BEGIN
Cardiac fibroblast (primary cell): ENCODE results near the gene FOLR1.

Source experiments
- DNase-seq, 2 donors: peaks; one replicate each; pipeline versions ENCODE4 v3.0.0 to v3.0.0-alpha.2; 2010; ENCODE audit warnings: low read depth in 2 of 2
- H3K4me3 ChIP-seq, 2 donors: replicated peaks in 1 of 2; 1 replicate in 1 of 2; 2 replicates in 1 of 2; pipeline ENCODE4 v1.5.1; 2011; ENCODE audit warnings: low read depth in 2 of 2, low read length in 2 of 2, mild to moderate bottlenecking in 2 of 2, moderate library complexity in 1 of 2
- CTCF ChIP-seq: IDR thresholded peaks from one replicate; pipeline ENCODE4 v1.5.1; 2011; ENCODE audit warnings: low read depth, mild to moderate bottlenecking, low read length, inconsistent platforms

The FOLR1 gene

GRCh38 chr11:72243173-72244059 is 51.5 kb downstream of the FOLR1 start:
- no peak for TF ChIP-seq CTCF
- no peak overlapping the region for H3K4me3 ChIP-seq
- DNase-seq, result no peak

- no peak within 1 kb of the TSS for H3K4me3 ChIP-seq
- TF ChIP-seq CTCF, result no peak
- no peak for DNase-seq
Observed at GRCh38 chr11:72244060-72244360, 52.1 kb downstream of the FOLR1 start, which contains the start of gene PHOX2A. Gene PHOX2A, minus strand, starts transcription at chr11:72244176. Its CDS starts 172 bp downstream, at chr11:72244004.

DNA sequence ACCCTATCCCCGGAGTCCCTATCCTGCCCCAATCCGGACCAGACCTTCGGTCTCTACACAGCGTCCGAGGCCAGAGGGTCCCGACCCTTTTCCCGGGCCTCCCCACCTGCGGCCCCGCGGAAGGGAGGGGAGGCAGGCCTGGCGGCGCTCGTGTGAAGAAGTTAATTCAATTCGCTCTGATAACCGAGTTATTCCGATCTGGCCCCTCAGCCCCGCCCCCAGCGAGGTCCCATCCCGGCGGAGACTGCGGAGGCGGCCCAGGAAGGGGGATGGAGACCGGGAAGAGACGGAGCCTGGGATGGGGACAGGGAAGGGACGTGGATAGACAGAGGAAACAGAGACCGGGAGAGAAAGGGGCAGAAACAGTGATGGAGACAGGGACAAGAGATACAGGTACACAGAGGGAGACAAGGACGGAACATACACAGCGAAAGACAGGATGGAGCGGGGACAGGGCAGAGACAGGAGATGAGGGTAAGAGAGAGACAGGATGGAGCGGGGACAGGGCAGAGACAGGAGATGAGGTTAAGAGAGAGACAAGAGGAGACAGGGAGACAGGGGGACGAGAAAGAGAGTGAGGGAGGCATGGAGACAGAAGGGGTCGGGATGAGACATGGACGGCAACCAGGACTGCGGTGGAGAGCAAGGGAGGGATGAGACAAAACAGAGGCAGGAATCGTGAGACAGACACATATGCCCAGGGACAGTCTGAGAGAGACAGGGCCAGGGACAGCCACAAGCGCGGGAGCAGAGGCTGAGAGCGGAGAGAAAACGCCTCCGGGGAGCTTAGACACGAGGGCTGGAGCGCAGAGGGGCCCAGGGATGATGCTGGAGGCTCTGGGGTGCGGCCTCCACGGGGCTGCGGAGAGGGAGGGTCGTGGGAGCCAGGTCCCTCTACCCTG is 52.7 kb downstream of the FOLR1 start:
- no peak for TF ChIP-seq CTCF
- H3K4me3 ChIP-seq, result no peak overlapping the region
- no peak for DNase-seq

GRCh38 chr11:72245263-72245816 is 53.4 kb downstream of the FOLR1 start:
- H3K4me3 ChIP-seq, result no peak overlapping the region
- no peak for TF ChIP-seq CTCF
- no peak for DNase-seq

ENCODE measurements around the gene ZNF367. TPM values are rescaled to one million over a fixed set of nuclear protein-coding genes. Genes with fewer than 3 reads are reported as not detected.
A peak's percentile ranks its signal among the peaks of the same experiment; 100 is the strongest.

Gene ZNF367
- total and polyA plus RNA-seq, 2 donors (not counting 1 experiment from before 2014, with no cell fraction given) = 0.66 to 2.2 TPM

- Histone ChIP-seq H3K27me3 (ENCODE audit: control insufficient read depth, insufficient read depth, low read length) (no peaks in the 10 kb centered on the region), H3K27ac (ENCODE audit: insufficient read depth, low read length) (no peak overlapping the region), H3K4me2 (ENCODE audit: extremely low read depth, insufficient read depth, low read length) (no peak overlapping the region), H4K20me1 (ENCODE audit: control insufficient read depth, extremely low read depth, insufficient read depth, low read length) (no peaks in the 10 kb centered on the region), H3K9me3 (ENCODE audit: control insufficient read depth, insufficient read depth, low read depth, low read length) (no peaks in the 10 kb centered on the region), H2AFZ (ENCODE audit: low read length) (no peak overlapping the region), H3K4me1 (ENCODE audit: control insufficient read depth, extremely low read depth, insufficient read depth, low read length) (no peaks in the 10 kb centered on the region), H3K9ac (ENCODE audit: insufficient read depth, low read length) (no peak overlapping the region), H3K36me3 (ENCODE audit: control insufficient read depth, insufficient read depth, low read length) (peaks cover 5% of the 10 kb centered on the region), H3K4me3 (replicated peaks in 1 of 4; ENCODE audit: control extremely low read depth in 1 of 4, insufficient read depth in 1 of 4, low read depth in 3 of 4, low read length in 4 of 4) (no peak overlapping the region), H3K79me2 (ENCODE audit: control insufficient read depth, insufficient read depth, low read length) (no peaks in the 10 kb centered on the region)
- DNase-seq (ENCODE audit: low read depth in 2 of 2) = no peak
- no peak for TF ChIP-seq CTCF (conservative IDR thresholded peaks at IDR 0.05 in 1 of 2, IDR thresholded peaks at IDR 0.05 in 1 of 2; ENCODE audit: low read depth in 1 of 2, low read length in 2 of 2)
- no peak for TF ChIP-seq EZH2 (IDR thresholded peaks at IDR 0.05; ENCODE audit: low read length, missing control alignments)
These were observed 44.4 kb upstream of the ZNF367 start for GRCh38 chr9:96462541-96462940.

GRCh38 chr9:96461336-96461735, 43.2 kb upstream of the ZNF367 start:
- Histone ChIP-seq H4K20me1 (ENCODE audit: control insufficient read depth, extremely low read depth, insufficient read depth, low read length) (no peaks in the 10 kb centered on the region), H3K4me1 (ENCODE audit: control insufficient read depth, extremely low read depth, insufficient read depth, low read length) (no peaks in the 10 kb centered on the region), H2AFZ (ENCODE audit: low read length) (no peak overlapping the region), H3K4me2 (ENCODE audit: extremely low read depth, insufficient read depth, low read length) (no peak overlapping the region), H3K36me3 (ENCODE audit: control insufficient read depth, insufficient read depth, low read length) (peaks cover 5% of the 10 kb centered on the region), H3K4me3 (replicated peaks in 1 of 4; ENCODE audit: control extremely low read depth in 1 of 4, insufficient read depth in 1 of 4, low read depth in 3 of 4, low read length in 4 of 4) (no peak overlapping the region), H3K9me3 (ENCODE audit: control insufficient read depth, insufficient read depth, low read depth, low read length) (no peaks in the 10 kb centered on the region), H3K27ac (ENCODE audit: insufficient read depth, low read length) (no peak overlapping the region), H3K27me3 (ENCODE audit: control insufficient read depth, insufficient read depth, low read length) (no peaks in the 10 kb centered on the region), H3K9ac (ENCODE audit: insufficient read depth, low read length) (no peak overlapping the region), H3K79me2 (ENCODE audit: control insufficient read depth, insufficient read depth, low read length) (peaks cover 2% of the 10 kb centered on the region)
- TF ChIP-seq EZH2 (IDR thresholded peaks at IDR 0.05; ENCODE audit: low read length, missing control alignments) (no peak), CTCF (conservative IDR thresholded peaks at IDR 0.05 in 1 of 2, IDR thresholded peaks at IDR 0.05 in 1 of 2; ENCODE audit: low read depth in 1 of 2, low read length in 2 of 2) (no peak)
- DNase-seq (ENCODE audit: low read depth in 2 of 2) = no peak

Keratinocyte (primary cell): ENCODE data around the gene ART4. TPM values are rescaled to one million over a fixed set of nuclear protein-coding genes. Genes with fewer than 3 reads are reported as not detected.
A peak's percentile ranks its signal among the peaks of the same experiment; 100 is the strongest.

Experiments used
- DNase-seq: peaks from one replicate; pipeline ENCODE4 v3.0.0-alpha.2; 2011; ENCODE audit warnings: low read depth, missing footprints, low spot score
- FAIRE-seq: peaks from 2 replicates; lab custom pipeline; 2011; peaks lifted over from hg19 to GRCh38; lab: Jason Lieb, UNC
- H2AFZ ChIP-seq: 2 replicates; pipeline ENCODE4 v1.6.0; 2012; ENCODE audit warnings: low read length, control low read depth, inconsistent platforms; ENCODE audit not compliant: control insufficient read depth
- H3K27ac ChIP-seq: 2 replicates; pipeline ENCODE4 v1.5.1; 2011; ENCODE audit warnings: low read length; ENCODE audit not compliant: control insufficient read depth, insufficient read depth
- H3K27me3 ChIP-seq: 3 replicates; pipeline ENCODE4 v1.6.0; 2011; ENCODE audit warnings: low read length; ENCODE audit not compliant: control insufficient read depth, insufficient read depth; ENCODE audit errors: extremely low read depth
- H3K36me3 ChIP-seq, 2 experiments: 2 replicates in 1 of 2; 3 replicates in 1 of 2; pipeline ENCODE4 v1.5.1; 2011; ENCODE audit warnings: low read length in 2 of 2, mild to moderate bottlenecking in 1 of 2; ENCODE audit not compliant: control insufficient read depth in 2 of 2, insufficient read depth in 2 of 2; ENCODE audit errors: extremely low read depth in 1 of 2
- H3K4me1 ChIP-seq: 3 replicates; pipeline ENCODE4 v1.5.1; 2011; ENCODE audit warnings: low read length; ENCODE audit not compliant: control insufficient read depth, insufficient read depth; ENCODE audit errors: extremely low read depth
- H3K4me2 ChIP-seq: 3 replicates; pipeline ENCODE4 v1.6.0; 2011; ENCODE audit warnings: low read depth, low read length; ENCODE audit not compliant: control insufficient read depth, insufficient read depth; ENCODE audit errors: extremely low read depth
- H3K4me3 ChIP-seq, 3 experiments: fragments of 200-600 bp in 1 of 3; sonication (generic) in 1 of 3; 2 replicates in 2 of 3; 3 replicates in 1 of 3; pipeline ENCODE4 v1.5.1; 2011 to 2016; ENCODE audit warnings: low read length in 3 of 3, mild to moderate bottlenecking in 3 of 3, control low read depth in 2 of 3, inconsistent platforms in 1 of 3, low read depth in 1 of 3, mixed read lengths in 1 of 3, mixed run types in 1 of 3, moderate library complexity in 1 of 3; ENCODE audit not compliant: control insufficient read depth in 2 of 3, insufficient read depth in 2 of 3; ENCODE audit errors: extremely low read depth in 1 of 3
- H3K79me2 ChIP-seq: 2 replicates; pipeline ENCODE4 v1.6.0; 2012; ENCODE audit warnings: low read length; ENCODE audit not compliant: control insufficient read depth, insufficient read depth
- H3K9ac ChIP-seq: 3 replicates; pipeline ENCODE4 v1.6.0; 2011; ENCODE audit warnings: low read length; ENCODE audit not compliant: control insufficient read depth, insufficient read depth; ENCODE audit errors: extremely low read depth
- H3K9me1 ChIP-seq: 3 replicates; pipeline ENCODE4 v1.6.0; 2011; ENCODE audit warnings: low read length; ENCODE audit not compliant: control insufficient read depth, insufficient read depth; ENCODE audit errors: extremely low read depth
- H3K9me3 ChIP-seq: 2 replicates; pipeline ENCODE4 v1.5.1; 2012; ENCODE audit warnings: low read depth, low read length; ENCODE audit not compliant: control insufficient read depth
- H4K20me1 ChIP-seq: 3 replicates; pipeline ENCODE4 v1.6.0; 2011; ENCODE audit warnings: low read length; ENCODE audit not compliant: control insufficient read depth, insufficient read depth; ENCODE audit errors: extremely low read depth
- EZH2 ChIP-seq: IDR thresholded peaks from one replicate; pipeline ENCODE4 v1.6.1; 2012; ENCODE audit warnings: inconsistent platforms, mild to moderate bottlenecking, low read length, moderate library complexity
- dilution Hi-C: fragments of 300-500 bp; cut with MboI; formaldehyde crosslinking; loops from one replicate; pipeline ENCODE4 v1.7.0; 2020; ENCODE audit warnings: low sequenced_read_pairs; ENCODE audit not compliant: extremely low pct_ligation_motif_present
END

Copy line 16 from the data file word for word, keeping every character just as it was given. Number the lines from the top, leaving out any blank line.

- no peak for TF ChIP-seq CTCF